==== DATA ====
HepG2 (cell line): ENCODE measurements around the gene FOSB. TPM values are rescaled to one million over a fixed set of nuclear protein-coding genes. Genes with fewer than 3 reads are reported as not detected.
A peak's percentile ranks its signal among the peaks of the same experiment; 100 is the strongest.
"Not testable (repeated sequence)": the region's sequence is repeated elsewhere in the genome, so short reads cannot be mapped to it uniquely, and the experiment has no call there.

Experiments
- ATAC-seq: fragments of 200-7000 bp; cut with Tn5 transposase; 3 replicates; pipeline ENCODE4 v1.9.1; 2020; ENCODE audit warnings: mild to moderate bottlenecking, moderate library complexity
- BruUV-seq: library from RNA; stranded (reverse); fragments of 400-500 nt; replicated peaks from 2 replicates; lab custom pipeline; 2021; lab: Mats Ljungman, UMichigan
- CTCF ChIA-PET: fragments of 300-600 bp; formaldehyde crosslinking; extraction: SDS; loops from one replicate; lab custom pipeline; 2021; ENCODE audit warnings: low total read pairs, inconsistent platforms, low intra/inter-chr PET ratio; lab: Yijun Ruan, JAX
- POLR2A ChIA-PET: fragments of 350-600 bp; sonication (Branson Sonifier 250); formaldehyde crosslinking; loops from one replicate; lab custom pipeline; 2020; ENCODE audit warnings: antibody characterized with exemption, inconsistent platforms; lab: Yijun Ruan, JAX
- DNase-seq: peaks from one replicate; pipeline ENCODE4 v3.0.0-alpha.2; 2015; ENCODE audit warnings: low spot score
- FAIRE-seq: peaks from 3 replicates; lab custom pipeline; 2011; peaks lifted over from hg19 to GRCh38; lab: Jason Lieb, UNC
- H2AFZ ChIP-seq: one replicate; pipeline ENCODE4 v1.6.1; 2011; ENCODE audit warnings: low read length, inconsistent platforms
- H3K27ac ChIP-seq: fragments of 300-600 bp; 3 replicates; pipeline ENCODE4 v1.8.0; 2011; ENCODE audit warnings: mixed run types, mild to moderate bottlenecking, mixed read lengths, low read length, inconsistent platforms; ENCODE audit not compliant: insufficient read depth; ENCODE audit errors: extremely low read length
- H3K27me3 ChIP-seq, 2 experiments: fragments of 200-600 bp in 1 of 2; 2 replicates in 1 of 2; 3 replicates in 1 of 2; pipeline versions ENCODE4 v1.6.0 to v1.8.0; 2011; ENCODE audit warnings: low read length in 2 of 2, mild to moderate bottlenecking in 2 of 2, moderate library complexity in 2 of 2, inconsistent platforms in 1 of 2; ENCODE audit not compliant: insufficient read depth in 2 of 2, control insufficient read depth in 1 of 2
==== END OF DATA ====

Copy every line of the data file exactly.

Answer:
HepG2 (cell line): ENCODE measurements around the gene FOSB. TPM values are rescaled to one million over a fixed set of nuclear protein-coding genes. Genes with fewer than 3 reads are reported as not detected.
A peak's percentile ranks its signal among the peaks of the same experiment; 100 is the strongest.
"Not testable (repeated sequence)": the region's sequence is repeated elsewhere in the genome, so short reads cannot be mapped to it uniquely, and the experiment has no call there.

Experiments
- ATAC-seq: fragments of 200-7000 bp; cut with Tn5 transposase; 3 replicates; pipeline ENCODE4 v1.9.1; 2020; ENCODE audit warnings: mild to moderate bottlenecking, moderate library complexity
- BruUV-seq: library from RNA; stranded (reverse); fragments of 400-500 nt; replicated peaks from 2 replicates; lab custom pipeline; 2021; lab: Mats Ljungman, UMichigan
- CTCF ChIA-PET: fragments of 300-600 bp; formaldehyde crosslinking; extraction: SDS; loops from one replicate; lab custom pipeline; 2021; ENCODE audit warnings: low total read pairs, inconsistent platforms, low intra/inter-chr PET ratio; lab: Yijun Ruan, JAX
- POLR2A ChIA-PET: fragments of 350-600 bp; sonication (Branson Sonifier 250); formaldehyde crosslinking; loops from one replicate; lab custom pipeline; 2020; ENCODE audit warnings: antibody characterized with exemption, inconsistent platforms; lab: Yijun Ruan, JAX
- DNase-seq: peaks from one replicate; pipeline ENCODE4 v3.0.0-alpha.2; 2015; ENCODE audit warnings: low spot score
- FAIRE-seq: peaks from 3 replicates; lab custom pipeline; 2011; peaks lifted over from hg19 to GRCh38; lab: Jason Lieb, UNC
- H2AFZ ChIP-seq: one replicate; pipeline ENCODE4 v1.6.1; 2011; ENCODE audit warnings: low read length, inconsistent platforms
- H3K27ac ChIP-seq: fragments of 300-600 bp; 3 replicates; pipeline ENCODE4 v1.8.0; 2011; ENCODE audit warnings: mixed run types, mild to moderate bottlenecking, mixed read lengths, low read length, inconsistent platforms; ENCODE audit not compliant: insufficient read depth; ENCODE audit errors: extremely low read length
- H3K27me3 ChIP-seq, 2 experiments: fragments of 200-600 bp in 1 of 2; 2 replicates in 1 of 2; 3 replicates in 1 of 2; pipeline versions ENCODE4 v1.6.0 to v1.8.0; 2011; ENCODE audit warnings: low read length in 2 of 2, mild to moderate bottlenecking in 2 of 2, moderate library complexity in 2 of 2, inconsistent platforms in 1 of 2; ENCODE audit not compliant: insufficient read depth in 2 of 2, control insufficient read depth in 1 of 2